I love a circus, and the Arm IPO is kinda looking like a P.T. Barnum production. As our ringmaster, we have SoftBank, the current majority owner of Arm. On the high wire, with no net, we have AI. Riding an elephant, we have mobile. And doing a contortion act, we have US-China relations.
It’s been a slow time for IPOs, and the tech industry’s major silver lining is the AI boom. The bull case for Arm, the Cambridge, England-based company that designs chips, relies on its ability to move into the AI market. After all, in its current iteration, AI relies on massive data centers, stocked with state-of-the-art chips. But its most recent corporate filing raises some other concerns — and the question in my mind is what matters most to these investors. Finding out will be an important signal to other late-stage tech companies. Do the AI possibilities outweigh some of the significant drawbacks highlighted in the filing? How much does future potential count?
Let’s take it from the top. Arm is an intellectual property business about licenses and royalties; the company isn’t shipping silicon. Instead, its IP is licensed by companies such as Apple, Qualcomm, and Nvidia, which use Arm’s blueprints to design and fabricate their chips. That means evaluating the IPO means understanding Arm’s customers.
Even though it’s not really a household name, Arm’s products are for sure in your household and your pocket — it dominates the mobile market. But demand is slowing as consumers hold onto their phones longer, and according to the filing, the company’s revenue fell 1 percent to $2.68 billion in the fiscal year that ended on March 31st, 2023. Its net income for the quarter that ended in June — $105 million — was less than half of last year’s. This is not exactly the kind of growth we’re used to seeing in IPOs.
But it’s worth keeping in mind what kind of filing this is. We aren’t dealing with a special purpose acquisition company, or SPAC, where a company can make bold statements about its future. Arm has to talk strictly about what’s going on with it now and what’s happened in its past. The people who will be buying in on the IPO are gambling on Arm’s future. There are some hints about this in the filing — discussion of a 2022 restructuring feels like a delicate way to tell investors that Arm is a different company than it was the last time it was publicly traded in 2016.
Less constrained than Arm itself is Masayoshi Son, the founder of SoftBank. SoftBank bought a 25 percent stake in Arm last week from its Saudi-backed Vision Fund, which valued Arm at $64 billion. That’s about double what the Vision Fund paid for it in 2017, according to the Financial Times. That gives the Vision Fund’s investors a nice return, which it desperately needs.
The Vision Fund lost $30 billion last year, a comical amount of money. Some of its bad bets are famously bad: WeWork, which may not be a going concern for much longer, and FTX, a company that failed so spectacularly that the Enron expert said it was worse than Enron.
SoftBank itself did have $1 billion in investment wins in the quarter that ended in June, which was its first in a year and a half, so maybe things are looking up. But the company reported a net loss of about $3 billion all the same.
We can view the Vision Fund transaction two ways: first, as a way of giving Vision Fund investors a return, and second, as a way of ballparking a valuation for Arm. Figuring out a valuation is sort of more of an art than a science, but internal transactions — like that between SoftBank and its associated fund — are not necessarily as reliable as external transactions in figuring out what a company is worth.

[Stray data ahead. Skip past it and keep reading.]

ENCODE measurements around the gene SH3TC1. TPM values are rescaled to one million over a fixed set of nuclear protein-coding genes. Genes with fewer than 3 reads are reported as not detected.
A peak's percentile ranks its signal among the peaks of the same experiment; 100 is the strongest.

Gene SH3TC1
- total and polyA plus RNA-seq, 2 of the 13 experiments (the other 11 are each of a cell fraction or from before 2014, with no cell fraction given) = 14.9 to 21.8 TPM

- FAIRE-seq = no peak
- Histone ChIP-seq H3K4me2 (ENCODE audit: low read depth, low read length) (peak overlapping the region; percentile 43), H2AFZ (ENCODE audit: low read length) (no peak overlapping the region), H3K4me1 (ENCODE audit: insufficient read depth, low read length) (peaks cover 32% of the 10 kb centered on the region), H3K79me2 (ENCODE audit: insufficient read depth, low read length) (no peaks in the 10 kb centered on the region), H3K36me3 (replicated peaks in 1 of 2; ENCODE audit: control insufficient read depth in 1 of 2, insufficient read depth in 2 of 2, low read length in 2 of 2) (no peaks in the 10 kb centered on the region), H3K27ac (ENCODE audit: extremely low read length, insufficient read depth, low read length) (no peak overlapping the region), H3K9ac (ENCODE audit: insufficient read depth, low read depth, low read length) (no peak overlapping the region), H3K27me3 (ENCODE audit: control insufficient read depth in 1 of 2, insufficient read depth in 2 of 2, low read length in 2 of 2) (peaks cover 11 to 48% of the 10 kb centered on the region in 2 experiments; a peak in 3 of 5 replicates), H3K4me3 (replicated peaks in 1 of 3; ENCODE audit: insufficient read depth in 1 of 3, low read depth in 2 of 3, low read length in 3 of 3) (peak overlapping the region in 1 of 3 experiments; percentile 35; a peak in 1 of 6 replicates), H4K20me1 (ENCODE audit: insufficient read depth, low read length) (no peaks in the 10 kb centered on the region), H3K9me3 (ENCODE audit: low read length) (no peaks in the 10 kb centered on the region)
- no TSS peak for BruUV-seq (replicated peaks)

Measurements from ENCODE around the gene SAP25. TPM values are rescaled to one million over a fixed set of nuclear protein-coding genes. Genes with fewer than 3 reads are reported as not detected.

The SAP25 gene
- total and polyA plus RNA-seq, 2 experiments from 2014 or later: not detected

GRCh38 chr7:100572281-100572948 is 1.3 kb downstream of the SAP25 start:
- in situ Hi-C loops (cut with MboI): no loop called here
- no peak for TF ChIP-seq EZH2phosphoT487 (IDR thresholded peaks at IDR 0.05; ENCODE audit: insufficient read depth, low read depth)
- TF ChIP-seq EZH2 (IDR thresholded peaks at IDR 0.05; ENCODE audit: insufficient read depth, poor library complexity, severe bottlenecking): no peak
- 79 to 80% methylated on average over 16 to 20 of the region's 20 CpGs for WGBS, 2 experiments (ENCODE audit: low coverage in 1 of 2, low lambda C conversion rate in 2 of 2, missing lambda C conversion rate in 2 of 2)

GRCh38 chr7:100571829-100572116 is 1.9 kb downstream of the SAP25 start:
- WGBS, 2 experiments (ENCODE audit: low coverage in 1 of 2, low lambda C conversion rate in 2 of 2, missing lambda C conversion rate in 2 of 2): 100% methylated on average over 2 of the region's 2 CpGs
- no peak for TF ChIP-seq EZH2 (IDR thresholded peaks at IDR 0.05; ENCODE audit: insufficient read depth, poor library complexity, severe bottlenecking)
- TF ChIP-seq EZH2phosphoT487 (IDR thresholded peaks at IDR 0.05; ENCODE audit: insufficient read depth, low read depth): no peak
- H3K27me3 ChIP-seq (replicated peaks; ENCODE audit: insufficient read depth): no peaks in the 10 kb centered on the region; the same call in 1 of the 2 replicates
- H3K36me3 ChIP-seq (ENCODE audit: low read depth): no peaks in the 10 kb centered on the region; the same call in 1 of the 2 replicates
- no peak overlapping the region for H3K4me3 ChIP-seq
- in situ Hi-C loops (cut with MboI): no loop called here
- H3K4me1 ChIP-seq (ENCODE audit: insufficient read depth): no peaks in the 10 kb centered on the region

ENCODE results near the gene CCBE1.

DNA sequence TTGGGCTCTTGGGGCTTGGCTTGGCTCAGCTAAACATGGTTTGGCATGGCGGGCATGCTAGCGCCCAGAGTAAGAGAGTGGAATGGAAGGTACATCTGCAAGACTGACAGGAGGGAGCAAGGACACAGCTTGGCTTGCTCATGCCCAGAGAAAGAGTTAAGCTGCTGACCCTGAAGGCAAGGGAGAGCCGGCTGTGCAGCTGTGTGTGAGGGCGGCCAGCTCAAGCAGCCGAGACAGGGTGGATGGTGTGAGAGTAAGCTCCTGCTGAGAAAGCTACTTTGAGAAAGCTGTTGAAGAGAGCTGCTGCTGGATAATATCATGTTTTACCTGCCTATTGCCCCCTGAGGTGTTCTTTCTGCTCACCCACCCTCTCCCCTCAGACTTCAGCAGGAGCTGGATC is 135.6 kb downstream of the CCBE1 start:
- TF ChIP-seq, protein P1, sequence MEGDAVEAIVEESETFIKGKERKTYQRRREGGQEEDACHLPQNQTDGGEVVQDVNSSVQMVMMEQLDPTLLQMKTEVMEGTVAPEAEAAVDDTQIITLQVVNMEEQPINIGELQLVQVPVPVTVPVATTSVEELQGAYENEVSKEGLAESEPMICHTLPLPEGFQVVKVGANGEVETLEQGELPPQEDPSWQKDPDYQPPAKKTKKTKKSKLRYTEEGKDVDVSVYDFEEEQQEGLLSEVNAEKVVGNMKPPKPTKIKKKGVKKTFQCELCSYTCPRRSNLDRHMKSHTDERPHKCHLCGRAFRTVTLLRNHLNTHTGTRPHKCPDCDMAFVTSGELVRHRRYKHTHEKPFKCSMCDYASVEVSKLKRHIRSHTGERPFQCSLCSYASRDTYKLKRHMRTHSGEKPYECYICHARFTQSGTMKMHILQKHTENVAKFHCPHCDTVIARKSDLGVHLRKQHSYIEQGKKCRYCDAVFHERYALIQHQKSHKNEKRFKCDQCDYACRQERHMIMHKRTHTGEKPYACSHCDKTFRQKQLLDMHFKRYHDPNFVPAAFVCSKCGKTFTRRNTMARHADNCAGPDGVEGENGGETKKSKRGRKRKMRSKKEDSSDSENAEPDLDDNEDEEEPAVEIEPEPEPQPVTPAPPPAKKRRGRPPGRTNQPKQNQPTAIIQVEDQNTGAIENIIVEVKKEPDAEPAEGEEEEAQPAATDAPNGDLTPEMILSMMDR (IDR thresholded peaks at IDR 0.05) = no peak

But don’t take my word for it. Here’s the Financial Times: “Investors should take little notice of this figure.” The unbylined column figures that Arm’s actual value is closer to $30 billion, which is roughly what SoftBank bought it for in 2016.
Still, Son has been a booster. “We will aim for the biggest IPO ever in semiconductor history,” he said last year after an acquisition by Nvidia, valued at $40 billion, fell through. One way to keep a company’s valuation high is to sell relatively few shares. And so, with Arm, we’re seeing a low number of shares available for the general public. That stock float could be adjusted — the version of the filing I’m seeing could be superseded by something else, maybe after the road show — but as of right now, SoftBank is still the controlling interest.
Lately, SoftBank has been selling off investments; Arm is just the latest. The shares being offered to the public are a minority — and if the stock rises, SoftBank can sell more over time. Getting into Arm means getting into bed with SoftBank in a very serious way, after the company managed to miss the AI boat. Part of it was timing, and part of it was strategy: Son bet on small-scale AI rather than data centers, which is where much of the growth has actually taken place.
Okay, and what about Arm and AI? Maybe there’s long-term potential, but as it currently stands, there isn’t much evidence for it in the filing.
Mobile and AI
We know the mobile market is slowing, and we know that’s hit Arm already. But it’s maybe also worth noting how impressive Arm’s reach is. Something like 30 billion chips a year use Arm designs — that’s well beyond phones. We’re talking cars, for instance. Cloud computing. There’s also the internet of things, but that’s a relatively low-margin (and thus unimportant) business.
Because this is a licensing business, understanding Arm means understanding its customers. Arm’s top five customers accounted for more than half of its revenue last year, which means those customers have significant bargaining power. That puts some limitations on Arm’s ability to set pricing for its services — and it may need to raise prices to accommodate slowing demand in some of these sectors.
Arm’s clients — which include Apple, Amazon, Intel, Nvidia, and Google, among others — are considering buying into the IPO. “These companies’ interest is fueled by a desire to expand their commercial relationship with Arm, and make sure that their rivals do not gain an edge,” Reuters reports.